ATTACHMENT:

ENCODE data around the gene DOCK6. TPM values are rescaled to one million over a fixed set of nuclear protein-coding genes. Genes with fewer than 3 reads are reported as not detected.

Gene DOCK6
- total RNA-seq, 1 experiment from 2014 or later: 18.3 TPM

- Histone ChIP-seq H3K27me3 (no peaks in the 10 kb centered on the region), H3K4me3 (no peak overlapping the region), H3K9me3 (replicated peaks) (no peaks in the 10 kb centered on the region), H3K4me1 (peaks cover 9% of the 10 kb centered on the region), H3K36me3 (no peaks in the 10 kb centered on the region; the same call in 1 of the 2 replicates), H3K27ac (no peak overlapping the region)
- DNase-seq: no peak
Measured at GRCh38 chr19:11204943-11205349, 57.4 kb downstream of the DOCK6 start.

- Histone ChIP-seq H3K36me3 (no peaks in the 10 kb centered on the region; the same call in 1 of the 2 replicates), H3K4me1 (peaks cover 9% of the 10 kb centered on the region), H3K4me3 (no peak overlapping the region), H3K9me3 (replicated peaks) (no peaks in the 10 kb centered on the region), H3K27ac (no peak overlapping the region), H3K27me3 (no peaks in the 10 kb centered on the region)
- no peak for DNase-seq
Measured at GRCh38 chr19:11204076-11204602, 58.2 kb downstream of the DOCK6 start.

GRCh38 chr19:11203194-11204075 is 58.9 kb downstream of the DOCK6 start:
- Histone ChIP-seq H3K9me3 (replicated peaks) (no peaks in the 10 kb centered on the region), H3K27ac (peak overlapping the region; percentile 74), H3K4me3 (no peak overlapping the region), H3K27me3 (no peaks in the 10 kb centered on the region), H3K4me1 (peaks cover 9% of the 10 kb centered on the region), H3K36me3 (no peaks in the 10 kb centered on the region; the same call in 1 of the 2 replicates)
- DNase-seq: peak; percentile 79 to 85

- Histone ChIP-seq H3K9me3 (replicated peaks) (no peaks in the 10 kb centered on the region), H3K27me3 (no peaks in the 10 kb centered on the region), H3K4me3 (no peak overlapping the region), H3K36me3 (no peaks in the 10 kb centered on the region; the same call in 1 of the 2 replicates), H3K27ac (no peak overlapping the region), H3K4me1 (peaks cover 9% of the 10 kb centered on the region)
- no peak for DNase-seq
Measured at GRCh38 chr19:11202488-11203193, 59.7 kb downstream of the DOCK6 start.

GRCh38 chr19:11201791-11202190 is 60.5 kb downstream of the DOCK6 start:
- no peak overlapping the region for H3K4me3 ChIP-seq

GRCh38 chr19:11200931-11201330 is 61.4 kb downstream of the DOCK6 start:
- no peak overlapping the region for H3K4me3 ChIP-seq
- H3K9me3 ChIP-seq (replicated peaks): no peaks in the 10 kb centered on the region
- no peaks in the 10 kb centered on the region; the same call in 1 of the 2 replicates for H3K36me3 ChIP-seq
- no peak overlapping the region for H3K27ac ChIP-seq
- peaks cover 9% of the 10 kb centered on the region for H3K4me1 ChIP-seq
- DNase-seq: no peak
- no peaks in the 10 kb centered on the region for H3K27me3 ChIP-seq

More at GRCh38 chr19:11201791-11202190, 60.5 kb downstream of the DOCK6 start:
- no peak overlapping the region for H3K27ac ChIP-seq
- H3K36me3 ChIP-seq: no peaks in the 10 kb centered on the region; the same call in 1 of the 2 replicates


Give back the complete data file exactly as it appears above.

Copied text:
ENCODE data around the gene DOCK6. TPM values are rescaled to one million over a fixed set of nuclear protein-coding genes. Genes with fewer than 3 reads are reported as not detected.

Gene DOCK6
- total RNA-seq, 1 experiment from 2014 or later: 18.3 TPM

- Histone ChIP-seq H3K27me3 (no peaks in the 10 kb centered on the region), H3K4me3 (no peak overlapping the region), H3K9me3 (replicated peaks) (no peaks in the 10 kb centered on the region), H3K4me1 (peaks cover 9% of the 10 kb centered on the region), H3K36me3 (no peaks in the 10 kb centered on the region; the same call in 1 of the 2 replicates), H3K27ac (no peak overlapping the region)
- DNase-seq: no peak
Measured at GRCh38 chr19:11204943-11205349, 57.4 kb downstream of the DOCK6 start.

- Histone ChIP-seq H3K36me3 (no peaks in the 10 kb centered on the region; the same call in 1 of the 2 replicates), H3K4me1 (peaks cover 9% of the 10 kb centered on the region), H3K4me3 (no peak overlapping the region), H3K9me3 (replicated peaks) (no peaks in the 10 kb centered on the region), H3K27ac (no peak overlapping the region), H3K27me3 (no peaks in the 10 kb centered on the region)
- no peak for DNase-seq
Measured at GRCh38 chr19:11204076-11204602, 58.2 kb downstream of the DOCK6 start.

GRCh38 chr19:11203194-11204075 is 58.9 kb downstream of the DOCK6 start:
- Histone ChIP-seq H3K9me3 (replicated peaks) (no peaks in the 10 kb centered on the region), H3K27ac (peak overlapping the region; percentile 74), H3K4me3 (no peak overlapping the region), H3K27me3 (no peaks in the 10 kb centered on the region), H3K4me1 (peaks cover 9% of the 10 kb centered on the region), H3K36me3 (no peaks in the 10 kb centered on the region; the same call in 1 of the 2 replicates)
- DNase-seq: peak; percentile 79 to 85

- Histone ChIP-seq H3K9me3 (replicated peaks) (no peaks in the 10 kb centered on the region), H3K27me3 (no peaks in the 10 kb centered on the region), H3K4me3 (no peak overlapping the region), H3K36me3 (no peaks in the 10 kb centered on the region; the same call in 1 of the 2 replicates), H3K27ac (no peak overlapping the region), H3K4me1 (peaks cover 9% of the 10 kb centered on the region)
- no peak for DNase-seq
Measured at GRCh38 chr19:11202488-11203193, 59.7 kb downstream of the DOCK6 start.

GRCh38 chr19:11201791-11202190 is 60.5 kb downstream of the DOCK6 start:
- no peak overlapping the region for H3K4me3 ChIP-seq

GRCh38 chr19:11200931-11201330 is 61.4 kb downstream of the DOCK6 start:
- no peak overlapping the region for H3K4me3 ChIP-seq
- H3K9me3 ChIP-seq (replicated peaks): no peaks in the 10 kb centered on the region
- no peaks in the 10 kb centered on the region; the same call in 1 of the 2 replicates for H3K36me3 ChIP-seq
- no peak overlapping the region for H3K27ac ChIP-seq
- peaks cover 9% of the 10 kb centered on the region for H3K4me1 ChIP-seq
- DNase-seq: no peak
- no peaks in the 10 kb centered on the region for H3K27me3 ChIP-seq

More at GRCh38 chr19:11201791-11202190, 60.5 kb downstream of the DOCK6 start:
- no peak overlapping the region for H3K27ac ChIP-seq
- H3K36me3 ChIP-seq: no peaks in the 10 kb centered on the region; the same call in 1 of the 2 replicates